|by Harry & Rosemary Wong
Special to the Gazette
October 1, 2008
“Welcome to the world and to our special community in Boaz, Alabama!” greets every newborn delivered in this unique city. Before Baby has left the hospital, a county health official delivers a gift from the Boaz City School System to the newborn and the parents.
The present is a special baby welcome bag. The gift includes a baby t-shirt, a book, “Mama, Do You Love Me?” and a letter from the superintendent explaining the value of reading to children early, all in a bag designed by a teacher.
Superintendent, Leland Dishman (above), says, “We start the Team concept early—very early with our infant learning welcome bag. Members of our team selected the contents of the bag and it sets the expectation at birth that we all work together to benefit children.”
Thus, it is no surprise that when a new teacher joins the Boaz City Schools staff, they are given a TeamBoaz T-shirt.
Leland Dishman continues, “Our curriculum is developed and delivered via the Team philosophy. As a school system team, we write across the curriculum to prepare for our state writing assessment. We use the same concept for seamless transitions with our grade level teams and school teams.
“We use teacher teams to develop standards, create assessments, and analyze data to improve student and teacher performance.”
Focus Is on Student Learning
The Boaz City School’s model for education places a dual focus on both teacher and student learning. Professional learning communities are born of collective and collegial learning. Teaching is not done in isolation, devoid of input, data analysis, or group learning.
This explains why the Boaz City Schools are all ranked in the top ten percent in the state. Click here to read more about the individual schools and their Alabama reporting information.
The Team Concept Starts Early
There are many varied teams within the Boaz City School System.
Literacy and learning are such strong concepts that the Boaz City School System doesn’t wait until kindergarten to get involved in a child’s life. Involvement starts at birth.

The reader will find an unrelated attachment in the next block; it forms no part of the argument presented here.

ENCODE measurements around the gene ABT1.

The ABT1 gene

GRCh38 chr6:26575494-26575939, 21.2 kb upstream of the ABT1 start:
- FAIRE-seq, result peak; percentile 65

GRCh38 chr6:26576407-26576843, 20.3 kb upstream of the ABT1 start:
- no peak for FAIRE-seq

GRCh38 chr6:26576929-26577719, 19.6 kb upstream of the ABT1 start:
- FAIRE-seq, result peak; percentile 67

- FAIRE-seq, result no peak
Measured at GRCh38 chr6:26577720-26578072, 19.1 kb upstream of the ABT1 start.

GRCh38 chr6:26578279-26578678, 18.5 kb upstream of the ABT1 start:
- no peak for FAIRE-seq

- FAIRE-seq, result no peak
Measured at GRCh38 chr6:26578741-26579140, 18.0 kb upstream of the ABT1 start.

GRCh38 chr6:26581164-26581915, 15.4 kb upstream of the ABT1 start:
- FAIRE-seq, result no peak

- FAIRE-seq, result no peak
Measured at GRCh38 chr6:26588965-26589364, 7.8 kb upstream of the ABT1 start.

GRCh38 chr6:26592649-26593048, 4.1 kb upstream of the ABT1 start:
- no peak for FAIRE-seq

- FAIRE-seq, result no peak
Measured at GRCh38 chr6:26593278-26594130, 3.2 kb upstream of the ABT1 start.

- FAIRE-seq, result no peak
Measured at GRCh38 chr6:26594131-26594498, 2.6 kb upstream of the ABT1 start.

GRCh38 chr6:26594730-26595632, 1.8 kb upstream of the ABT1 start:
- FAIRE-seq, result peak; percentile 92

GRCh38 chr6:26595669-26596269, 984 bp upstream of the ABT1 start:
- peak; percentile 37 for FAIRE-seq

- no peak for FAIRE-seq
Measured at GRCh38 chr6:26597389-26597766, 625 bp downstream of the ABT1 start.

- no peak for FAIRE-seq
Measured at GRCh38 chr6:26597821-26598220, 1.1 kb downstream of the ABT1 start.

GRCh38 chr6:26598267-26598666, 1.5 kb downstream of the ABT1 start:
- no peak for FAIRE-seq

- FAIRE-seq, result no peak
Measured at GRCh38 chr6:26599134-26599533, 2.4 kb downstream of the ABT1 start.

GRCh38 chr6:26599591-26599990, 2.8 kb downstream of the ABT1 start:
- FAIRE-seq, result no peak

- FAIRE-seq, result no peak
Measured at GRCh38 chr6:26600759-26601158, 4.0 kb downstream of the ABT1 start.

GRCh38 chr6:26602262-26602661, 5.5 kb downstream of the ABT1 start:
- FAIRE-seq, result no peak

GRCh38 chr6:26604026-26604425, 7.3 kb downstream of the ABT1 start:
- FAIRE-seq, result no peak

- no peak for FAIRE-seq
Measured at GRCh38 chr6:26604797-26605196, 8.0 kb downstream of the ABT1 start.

Preschool Program. Next comes the pre-school program that is a result of a grant written by a team of teachers led by chief grant writer, Jeana Ross. This endeavor demonstrates teamwork among parents, teachers, individual school administrators, and district wide administrators.
Since the state department of education does not fund preschool in Alabama, the team members procure funding through grants. The same process is used to fund an after-school program, summer programs, and a family literacy program.
School Safety. School safety is a major concern and Boaz is not any different than the thousands of schools facing safety and security challenges daily. They have written collaborative grants by teaming with the Boaz Police Department to provide safety training to school officials and elected leaders.
Through these collaborative efforts, the Chief of Police, Terry Davis, teaming with school employees, wrote a grant that will put new security measures in place in the Boaz Schools. This project required the collaboration of the school system, Mayor’s office, City Council, and Boaz Police Department.
Juvenile Needs. Teachers and administrators team with the Juvenile Judge and parents’ council to provide services to students in need of special attention from the courts. This is an early intervention and dropout prevention program. The Boaz philosophy states, “We can do something to help every child succeed.”
Academic Success Begins at the Top
The Board of Education and the superintendent form an important collaborative team. Working together they create the climate in which all the other teams can operate with confidence and efficacy. “Outside observers might be surprised at our Board meetings,” says Leland. “Business is conducted in a congenial and professional manner. Everyone on the team understands his or her role and purpose. It is truly an exemplary collaborative team.”
School leadership teams are active within each school. Consisting of the principal, assistant principal, instructional specialist, reading coaches, guidance counselor, and key teachers, these teams work in partnership to arrive at decisions that once emanated solely from the principal.